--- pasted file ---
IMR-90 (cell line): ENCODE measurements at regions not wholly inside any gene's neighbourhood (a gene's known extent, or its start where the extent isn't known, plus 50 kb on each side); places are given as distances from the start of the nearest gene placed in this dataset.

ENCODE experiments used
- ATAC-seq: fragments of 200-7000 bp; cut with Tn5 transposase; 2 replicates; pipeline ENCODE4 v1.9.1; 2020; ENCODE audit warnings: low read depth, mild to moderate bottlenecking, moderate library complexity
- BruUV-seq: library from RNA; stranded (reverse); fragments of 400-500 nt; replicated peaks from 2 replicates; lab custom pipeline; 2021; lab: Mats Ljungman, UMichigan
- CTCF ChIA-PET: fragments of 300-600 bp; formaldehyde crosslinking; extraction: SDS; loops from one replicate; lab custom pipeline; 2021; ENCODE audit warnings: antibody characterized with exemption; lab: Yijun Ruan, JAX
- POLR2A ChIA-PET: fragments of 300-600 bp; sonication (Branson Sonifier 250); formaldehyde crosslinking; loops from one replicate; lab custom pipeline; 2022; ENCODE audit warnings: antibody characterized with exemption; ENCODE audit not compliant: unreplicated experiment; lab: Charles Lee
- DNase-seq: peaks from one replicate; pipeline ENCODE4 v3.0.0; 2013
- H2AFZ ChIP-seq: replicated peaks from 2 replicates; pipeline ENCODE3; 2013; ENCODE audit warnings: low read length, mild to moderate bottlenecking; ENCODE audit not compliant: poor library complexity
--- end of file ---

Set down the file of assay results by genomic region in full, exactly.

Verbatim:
IMR-90 (cell line): ENCODE measurements at regions not wholly inside any gene's neighbourhood (a gene's known extent, or its start where the extent isn't known, plus 50 kb on each side); places are given as distances from the start of the nearest gene placed in this dataset.

ENCODE experiments used
- ATAC-seq: fragments of 200-7000 bp; cut with Tn5 transposase; 2 replicates; pipeline ENCODE4 v1.9.1; 2020; ENCODE audit warnings: low read depth, mild to moderate bottlenecking, moderate library complexity
- BruUV-seq: library from RNA; stranded (reverse); fragments of 400-500 nt; replicated peaks from 2 replicates; lab custom pipeline; 2021; lab: Mats Ljungman, UMichigan
- CTCF ChIA-PET: fragments of 300-600 bp; formaldehyde crosslinking; extraction: SDS; loops from one replicate; lab custom pipeline; 2021; ENCODE audit warnings: antibody characterized with exemption; lab: Yijun Ruan, JAX
- POLR2A ChIA-PET: fragments of 300-600 bp; sonication (Branson Sonifier 250); formaldehyde crosslinking; loops from one replicate; lab custom pipeline; 2022; ENCODE audit warnings: antibody characterized with exemption; ENCODE audit not compliant: unreplicated experiment; lab: Charles Lee
- DNase-seq: peaks from one replicate; pipeline ENCODE4 v3.0.0; 2013
- H2AFZ ChIP-seq: replicated peaks from 2 replicates; pipeline ENCODE3; 2013; ENCODE audit warnings: low read length, mild to moderate bottlenecking; ENCODE audit not compliant: poor library complexity